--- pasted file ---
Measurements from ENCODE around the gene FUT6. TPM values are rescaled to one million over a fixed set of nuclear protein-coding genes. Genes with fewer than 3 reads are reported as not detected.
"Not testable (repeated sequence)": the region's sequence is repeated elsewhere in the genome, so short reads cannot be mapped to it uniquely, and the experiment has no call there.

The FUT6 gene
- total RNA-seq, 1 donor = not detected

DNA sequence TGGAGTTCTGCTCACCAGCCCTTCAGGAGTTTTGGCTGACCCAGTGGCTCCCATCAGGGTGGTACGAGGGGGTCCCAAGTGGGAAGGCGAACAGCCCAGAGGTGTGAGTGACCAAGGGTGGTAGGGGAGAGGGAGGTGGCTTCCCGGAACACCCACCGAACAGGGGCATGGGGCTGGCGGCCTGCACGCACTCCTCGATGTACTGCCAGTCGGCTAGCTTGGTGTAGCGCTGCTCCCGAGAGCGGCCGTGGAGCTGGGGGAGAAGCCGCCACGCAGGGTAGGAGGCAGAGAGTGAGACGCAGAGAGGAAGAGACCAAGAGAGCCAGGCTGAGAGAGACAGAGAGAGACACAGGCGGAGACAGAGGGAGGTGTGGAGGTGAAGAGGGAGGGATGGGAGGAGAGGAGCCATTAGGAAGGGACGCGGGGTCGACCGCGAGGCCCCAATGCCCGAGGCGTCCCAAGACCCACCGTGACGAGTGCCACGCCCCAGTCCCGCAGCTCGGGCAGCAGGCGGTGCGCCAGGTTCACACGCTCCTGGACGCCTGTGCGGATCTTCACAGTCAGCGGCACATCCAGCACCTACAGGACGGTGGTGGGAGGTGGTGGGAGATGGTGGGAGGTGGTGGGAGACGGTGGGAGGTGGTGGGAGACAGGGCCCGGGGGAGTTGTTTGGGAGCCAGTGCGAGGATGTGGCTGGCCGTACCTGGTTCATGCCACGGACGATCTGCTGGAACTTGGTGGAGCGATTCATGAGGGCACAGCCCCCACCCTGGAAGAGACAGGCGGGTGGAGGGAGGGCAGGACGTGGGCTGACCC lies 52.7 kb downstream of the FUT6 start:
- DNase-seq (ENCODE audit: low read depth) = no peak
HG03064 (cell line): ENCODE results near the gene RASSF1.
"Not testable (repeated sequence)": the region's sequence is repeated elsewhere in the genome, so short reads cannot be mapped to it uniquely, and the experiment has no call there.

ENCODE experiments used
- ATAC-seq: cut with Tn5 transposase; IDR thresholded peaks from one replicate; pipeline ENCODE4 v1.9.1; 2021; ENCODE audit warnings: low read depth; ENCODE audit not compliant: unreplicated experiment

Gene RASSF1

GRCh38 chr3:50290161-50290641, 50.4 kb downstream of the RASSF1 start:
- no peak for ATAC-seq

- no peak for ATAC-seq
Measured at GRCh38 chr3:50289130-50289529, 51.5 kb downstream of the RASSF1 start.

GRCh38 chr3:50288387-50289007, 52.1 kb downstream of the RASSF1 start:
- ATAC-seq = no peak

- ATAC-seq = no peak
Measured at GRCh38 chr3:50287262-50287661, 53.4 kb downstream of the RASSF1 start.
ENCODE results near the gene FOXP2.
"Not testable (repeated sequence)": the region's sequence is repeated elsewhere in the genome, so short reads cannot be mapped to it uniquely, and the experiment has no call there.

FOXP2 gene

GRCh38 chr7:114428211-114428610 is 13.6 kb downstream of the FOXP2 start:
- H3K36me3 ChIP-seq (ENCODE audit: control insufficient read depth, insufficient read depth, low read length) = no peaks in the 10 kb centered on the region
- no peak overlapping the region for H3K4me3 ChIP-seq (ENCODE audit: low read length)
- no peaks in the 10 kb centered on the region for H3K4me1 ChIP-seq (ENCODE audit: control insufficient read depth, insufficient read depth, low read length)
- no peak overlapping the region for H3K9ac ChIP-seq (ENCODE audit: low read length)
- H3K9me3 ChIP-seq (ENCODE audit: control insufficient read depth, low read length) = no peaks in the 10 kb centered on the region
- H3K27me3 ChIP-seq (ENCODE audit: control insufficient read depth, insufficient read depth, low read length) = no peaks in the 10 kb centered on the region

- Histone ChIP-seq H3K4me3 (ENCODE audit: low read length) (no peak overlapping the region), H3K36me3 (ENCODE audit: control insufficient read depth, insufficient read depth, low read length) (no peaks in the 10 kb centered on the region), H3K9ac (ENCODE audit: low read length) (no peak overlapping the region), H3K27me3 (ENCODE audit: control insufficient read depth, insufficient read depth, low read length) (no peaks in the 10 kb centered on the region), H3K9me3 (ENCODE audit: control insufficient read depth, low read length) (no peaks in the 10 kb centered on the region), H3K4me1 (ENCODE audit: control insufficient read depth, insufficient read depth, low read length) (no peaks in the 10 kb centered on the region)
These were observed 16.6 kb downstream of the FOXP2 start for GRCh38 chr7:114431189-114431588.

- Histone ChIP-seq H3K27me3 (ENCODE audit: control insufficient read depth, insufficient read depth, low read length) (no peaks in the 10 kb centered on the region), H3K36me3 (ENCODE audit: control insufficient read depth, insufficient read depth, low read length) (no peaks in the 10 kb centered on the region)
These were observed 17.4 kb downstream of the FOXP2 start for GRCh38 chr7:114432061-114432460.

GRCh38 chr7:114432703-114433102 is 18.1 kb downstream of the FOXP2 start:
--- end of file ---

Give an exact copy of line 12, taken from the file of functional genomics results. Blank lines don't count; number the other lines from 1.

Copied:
GRCh38 chr3:50290161-50290641, 50.4 kb downstream of the RASSF1 start: